Let’s start with how Ms. Johnson came to be TNCS’s new Head of School—this story may surprise you! With the former Interim Head’s time fulfilled, TNCS was actively recruiting candidates. But when TNCS Co-Founders/Co-Executive Directors Roberta Faux and Jennifer Lawner met Ms. Johnson in the context of seeking Diversity, Equity, and Inclusion (DEI) instruction for TNCS students, they knew they were speaking to a natural leader and asked her to be Head of School instead! (And, looking ahead a bit, the theme of DEI will come up again.)


To back up, Ms. Johnson and her husband are originally from Baltimore. They traced quite a route around the country before returning here in 2014, however. Ms. Johnson attended McDonogh School from elementary through high school, then earned a bachelor’s degree in English from the University of Maryland. From there, she went on to pursue a Master’s degree in Liberal Studies from Loyola University. (And she’s not done yet—next year, she’ll enter a doctoral program at American University for an Ed.D. in Educational Policy and Leadership.)

Amidst all that education, she still found time to get married in 2000 and start a family in 2002. Her twin boys were born in Atlanta, GA, where she was teaching kindergarten and after-school programs with the Boys and Girls Club of America. In 2005, the Johnsons relocated to Oklahoma City, OK, where they welcomed a daughter. There, Ms. Johnson taught middle school, and Mr. Johnson was a youth pastor. Soon after, he was called to lead a church in Dallas, TX, where they remained from 2008 to 2014. While in Dallas, Ms. Johnson homeschooled her three children and helped her husband build relationships with the community, such as by offering a food pantry. An avid advocate of literacy, she handed out books to the young people coming through the food pantry line.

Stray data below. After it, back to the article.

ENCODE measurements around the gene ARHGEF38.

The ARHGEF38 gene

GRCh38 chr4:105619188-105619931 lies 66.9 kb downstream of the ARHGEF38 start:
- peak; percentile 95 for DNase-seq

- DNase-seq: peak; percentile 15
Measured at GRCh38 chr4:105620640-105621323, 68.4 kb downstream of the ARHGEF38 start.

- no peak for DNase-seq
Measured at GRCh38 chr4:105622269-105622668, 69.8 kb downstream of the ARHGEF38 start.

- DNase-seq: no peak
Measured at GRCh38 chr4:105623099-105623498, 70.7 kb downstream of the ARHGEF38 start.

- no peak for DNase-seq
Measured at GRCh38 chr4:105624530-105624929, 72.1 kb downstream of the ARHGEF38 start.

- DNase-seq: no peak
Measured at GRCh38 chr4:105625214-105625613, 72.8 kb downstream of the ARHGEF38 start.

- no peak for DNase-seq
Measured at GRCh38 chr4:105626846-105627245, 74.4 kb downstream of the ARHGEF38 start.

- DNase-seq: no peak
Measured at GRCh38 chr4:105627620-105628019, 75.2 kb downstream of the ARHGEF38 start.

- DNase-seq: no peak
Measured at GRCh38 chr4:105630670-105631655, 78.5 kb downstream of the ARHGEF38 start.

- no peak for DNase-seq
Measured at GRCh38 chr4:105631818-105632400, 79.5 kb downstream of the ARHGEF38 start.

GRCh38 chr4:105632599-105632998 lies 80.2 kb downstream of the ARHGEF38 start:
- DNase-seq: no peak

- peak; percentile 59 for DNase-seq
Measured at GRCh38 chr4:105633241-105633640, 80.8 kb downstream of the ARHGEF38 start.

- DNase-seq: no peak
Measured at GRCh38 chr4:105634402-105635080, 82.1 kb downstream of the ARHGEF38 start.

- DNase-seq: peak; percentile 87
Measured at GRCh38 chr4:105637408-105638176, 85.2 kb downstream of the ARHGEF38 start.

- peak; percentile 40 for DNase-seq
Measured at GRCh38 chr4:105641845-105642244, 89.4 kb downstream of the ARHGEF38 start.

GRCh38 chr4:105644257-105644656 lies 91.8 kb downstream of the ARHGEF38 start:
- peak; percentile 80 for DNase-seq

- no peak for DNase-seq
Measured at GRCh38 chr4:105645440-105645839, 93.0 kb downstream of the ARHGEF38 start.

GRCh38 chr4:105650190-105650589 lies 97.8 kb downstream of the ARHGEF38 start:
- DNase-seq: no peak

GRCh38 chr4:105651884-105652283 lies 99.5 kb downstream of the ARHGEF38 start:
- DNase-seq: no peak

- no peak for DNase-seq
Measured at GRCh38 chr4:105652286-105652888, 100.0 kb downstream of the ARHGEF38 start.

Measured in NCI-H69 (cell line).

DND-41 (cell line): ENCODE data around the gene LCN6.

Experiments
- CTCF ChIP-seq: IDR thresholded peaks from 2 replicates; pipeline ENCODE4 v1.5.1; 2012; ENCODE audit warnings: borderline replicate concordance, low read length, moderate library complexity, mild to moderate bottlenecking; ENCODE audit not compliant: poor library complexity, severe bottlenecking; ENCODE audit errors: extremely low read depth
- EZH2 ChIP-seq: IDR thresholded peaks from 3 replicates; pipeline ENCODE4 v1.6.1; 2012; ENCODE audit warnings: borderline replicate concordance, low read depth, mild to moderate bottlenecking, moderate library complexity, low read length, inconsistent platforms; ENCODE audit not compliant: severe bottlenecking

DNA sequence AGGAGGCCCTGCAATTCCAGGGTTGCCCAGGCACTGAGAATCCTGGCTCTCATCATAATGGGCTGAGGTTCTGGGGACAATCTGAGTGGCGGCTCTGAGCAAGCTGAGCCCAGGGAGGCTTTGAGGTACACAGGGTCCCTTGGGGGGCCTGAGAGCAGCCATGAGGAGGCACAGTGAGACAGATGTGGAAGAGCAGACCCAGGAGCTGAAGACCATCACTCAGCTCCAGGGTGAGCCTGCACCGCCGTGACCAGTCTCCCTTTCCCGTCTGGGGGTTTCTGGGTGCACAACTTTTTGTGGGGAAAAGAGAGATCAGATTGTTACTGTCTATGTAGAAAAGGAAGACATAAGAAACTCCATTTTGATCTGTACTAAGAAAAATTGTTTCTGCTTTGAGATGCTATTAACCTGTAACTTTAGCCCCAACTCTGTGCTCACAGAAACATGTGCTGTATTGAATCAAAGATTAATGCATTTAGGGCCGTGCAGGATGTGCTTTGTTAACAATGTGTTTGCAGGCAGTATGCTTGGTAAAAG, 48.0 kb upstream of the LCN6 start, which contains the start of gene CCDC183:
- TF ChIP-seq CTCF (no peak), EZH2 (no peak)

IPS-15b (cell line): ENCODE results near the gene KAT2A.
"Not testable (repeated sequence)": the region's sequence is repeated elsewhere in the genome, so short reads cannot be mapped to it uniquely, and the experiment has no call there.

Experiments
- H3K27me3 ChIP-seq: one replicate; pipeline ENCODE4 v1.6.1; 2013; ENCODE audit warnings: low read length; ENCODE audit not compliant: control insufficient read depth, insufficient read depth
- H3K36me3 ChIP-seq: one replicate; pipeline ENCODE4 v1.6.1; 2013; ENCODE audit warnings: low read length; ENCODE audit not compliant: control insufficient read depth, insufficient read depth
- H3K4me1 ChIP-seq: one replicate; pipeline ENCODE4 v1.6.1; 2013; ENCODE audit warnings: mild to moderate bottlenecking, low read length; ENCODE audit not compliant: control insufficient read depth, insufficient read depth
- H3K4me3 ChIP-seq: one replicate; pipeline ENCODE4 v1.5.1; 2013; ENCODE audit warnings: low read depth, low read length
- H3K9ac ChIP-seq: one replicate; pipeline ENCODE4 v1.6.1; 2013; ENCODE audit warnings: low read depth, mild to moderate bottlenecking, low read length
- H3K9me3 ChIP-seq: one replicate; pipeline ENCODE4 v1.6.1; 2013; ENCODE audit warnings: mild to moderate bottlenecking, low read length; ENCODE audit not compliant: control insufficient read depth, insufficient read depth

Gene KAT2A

If you’re starting to see some themes emerge, you’re on the right track. “I’ve always been in the classroom in some capacity,” said Ms. Johnson. Whether that’s in an actual classroom or in an ad hoc classroom taking place around the dining room table, along the food pantry line, or in her childhood bedroom as she taught her dolls to read, Ms. Johnson is a born educator. She describes being “plucked” from her congregation by the leader of the youth ministry to start teaching Sunday school lessons at the age of 11. “For me, those lessons always led back to teaching reading. Literacy has always been very important to me, so I was introducing stories and phonics and all these things through Sunday school lessons, and I’ve been teaching ever since,” she explained.

“Diversity Is Not Visual”

As for how the Johnsons wound up back in Baltimore, they returned to take over the elder Mr. Johnson’s tree removal service so he could retire. One of Ms. Johnson’s positions back on her home turf involved serving as Director of DEI at Notre Dame Preparatory School. “My heart is in the private school world,” she said.

As a student of color at McDonogh for 12 years, I am acutely aware that all students need an advocate. Now more than ever, when diversity is not visual, students need advocates not just in the classroom but within the administration so that the entire organization is able to shift to meet the needs of all students. There was a time when diversity could be relegated to Black and white. Today, diversity means so much more, and often one’s identity cannot be seen with the eyes. Our education systems must teach inclusion as we grow awareness about the complexity of identity.

And that brings us to TNCS.

Erika Johnson at TNCS

Ms. Johnson started at TNCS at the end of the last school year, taking those last couple of months to observe. She did, however, jump in and assist with some immediate needs around campus, so she got some on-the-job training. Since then, she has accomplished quite a bit.

“One School, One Program, One Community”